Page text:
This is a sax with two descriptions! The first is the personal history of the horn, as written by its owner, Robert Martin. Robert is a great guy whose illustrious career as a sax player and multi-instrumentalist is also described a bit.
The second description is mine as a saxophone dealer who pays attention to the details of condition, and compares saxophones to each other. From that perspective, what we have here is a very nice, one-owner example of a Selmer Mark VI tenor from 1964 with original lacquer, that has been played a lot and well cared-for over the years. It was assembled and engraved in the USA, so it sports what Selmer people call “American engraving”, and it has the dark honey colored nitrocellulose lacquer that is typical of this vintage of Mark VI. The tone is really beautiful on this tenor. I love the early 60’s VI’s, and this is one of the best ones I’ve played. It’s medium dark, medium focused, with lots of power. It’s a lot like a late 5 digit in that way, but has a little bit brighter tone. It’s nothing like a 140k or later VI, where they get quite bright and lose the darker, more focused core of a horn like this. It’s a superb player.
Cosmetically, it’s obviously been played a fair amount, so it has some honest wear to the lacquer throughout. The neck has seen some minor flexing over the years, but only about a 1-2 on a scale of 1-10 of severity. It is still the correct angle also. The neck has the matching serial number to the body.
A dent was removed from the upper body tube near high F, and the top post there also got pushed back into alignment. The back of the bow and bottom bow have seen dents removed, and the bottom bow guard is still a little flat. The low Eb, C and chromatic F# keyguards have been resoldered, though done quite well with little evidence left of the repairs. The bell flare also had a minor crease removed at some point. All in all, these are the typical sorts of repairs that you see on a good horn that has been played a lot. Everything is nice and tidy and fixed up now, so I wouldn’t be particularly concerned about the repairs.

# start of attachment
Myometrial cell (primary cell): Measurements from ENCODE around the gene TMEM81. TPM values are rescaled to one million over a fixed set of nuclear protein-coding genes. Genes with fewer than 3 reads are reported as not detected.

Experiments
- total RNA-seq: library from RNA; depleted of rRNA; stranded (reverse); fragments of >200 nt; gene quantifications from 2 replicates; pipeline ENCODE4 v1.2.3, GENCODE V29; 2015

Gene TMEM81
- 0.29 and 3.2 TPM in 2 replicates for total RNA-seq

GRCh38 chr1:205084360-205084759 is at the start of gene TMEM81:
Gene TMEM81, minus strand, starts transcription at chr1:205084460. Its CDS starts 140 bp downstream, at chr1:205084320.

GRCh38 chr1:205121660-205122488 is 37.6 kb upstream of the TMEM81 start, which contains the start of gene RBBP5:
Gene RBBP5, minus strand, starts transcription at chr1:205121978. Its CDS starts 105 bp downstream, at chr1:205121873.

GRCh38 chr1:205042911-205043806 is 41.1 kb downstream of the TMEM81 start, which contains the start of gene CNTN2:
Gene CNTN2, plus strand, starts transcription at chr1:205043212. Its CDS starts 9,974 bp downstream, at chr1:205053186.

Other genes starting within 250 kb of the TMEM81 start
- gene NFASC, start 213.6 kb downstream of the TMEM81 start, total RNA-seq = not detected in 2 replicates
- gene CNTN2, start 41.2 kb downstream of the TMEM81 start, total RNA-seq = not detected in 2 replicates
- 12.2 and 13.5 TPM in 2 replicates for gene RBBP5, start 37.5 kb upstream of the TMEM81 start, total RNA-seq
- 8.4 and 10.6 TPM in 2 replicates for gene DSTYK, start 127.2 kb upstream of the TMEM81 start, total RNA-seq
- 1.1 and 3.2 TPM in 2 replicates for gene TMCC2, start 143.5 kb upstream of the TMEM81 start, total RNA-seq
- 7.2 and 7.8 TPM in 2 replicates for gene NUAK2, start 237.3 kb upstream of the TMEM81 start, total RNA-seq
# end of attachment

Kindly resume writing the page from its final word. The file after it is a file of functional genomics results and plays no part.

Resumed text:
The overhaul on this horn feels great. It was done extremely well somewhere on the west coast, with medium firm leather pads sealed with red paint. Those sorts of pads last forever and keep their feel. I’ve played 25+ year old overhauls on similar pads that are still going strong. Resonators are slightly domed and correct for the vintage of horn. The pad work feels great – dry, snappy, and correctly balanced. You won’t be disappointed!
If you’re looking for an original lacquer VI tenor with a beautiful tone, a great overhaul, and an interesting history, this would be the one to get.
Only one available!